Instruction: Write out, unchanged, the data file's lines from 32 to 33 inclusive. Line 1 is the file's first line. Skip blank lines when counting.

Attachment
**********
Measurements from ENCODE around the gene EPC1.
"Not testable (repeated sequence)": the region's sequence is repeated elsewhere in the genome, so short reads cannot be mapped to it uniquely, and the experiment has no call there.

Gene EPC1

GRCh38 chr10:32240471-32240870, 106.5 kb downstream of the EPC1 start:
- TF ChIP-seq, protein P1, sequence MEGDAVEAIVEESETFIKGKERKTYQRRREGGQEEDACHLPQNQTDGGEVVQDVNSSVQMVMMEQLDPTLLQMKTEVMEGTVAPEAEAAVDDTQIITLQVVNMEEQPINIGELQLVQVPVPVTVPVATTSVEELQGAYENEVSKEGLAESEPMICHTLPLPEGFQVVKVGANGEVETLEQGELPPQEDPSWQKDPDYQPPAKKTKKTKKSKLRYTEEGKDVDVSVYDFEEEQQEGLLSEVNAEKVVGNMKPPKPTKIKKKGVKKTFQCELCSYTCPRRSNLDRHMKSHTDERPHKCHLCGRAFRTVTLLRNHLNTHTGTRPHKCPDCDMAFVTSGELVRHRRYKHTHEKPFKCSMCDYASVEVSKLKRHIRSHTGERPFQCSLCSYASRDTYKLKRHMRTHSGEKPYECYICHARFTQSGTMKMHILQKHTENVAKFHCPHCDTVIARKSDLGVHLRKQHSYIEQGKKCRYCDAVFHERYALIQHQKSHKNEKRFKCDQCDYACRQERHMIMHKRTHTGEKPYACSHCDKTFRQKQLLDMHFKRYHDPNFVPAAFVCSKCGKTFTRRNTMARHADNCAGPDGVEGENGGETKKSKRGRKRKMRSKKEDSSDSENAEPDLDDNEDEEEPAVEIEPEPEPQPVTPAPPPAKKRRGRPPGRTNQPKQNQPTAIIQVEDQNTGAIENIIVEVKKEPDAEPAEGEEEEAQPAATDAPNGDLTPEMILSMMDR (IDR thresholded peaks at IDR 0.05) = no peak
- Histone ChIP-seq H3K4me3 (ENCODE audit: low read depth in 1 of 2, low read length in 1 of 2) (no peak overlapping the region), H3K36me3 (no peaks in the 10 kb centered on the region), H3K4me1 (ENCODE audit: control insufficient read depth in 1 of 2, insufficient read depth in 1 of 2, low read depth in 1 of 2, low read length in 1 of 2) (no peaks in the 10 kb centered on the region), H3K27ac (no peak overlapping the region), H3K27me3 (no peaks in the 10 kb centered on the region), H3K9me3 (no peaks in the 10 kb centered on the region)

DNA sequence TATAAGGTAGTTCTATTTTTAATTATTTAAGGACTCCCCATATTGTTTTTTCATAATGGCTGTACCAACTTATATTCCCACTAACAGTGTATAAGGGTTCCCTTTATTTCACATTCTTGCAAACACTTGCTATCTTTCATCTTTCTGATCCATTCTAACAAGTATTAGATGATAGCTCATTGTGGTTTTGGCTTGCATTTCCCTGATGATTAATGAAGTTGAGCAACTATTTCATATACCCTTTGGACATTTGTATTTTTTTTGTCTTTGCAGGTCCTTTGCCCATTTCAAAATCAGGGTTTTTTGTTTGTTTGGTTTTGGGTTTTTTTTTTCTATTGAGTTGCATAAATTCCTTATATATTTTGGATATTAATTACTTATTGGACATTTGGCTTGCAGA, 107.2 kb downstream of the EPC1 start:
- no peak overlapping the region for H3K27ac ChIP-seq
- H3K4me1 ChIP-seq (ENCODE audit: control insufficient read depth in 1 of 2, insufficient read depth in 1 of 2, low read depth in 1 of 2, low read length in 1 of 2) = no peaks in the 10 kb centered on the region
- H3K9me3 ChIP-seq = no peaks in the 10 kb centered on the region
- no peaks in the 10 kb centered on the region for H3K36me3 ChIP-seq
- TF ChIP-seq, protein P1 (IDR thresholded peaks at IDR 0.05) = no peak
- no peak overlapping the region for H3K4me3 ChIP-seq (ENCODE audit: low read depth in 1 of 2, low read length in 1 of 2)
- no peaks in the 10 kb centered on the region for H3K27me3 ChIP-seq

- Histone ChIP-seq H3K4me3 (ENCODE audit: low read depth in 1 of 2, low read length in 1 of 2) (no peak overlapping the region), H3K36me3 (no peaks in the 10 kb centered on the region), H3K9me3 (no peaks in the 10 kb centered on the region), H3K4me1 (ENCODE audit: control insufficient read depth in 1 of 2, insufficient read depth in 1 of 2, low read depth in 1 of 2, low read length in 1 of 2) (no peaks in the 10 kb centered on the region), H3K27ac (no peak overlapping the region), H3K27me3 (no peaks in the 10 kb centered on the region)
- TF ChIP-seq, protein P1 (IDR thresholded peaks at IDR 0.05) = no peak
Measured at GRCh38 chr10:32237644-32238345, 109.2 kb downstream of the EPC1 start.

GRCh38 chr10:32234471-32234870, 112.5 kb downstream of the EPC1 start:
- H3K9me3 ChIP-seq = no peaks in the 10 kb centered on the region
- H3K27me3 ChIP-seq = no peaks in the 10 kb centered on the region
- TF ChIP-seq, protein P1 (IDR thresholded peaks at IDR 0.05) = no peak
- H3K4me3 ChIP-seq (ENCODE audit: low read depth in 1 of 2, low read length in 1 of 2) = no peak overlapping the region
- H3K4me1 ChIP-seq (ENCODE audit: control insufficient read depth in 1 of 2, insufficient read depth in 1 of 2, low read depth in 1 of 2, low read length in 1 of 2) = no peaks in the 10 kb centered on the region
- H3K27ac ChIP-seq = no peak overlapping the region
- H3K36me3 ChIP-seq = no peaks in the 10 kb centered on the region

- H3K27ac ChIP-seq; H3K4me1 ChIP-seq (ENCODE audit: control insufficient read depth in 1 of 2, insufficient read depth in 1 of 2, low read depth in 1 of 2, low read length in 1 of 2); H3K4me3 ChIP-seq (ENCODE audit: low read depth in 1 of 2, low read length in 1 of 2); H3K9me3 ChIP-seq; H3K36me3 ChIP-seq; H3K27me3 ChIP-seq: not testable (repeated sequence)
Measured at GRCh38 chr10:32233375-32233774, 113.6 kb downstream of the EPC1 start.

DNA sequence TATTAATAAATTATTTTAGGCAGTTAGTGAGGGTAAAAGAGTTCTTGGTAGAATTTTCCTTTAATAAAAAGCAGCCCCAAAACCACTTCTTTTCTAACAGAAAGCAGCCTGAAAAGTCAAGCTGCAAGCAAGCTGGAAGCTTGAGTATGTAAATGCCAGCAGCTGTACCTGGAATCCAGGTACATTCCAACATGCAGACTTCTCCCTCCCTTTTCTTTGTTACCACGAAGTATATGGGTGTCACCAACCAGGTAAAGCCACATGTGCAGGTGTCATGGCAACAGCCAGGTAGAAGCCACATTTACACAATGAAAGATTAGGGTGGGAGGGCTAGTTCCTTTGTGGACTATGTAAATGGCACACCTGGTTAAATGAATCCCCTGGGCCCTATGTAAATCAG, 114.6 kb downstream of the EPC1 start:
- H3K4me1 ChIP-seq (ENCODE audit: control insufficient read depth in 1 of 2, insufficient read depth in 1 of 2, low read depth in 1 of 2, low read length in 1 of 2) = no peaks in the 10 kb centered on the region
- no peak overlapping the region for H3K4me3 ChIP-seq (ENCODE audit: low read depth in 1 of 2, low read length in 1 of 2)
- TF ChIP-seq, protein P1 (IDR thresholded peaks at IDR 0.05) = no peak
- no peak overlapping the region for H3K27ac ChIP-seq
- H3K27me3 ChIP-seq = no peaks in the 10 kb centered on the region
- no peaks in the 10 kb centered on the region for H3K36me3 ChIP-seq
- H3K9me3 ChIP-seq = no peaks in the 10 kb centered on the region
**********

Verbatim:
- no peak overlapping the region for H3K27ac ChIP-seq
- H3K27me3 ChIP-seq = no peaks in the 10 kb centered on the region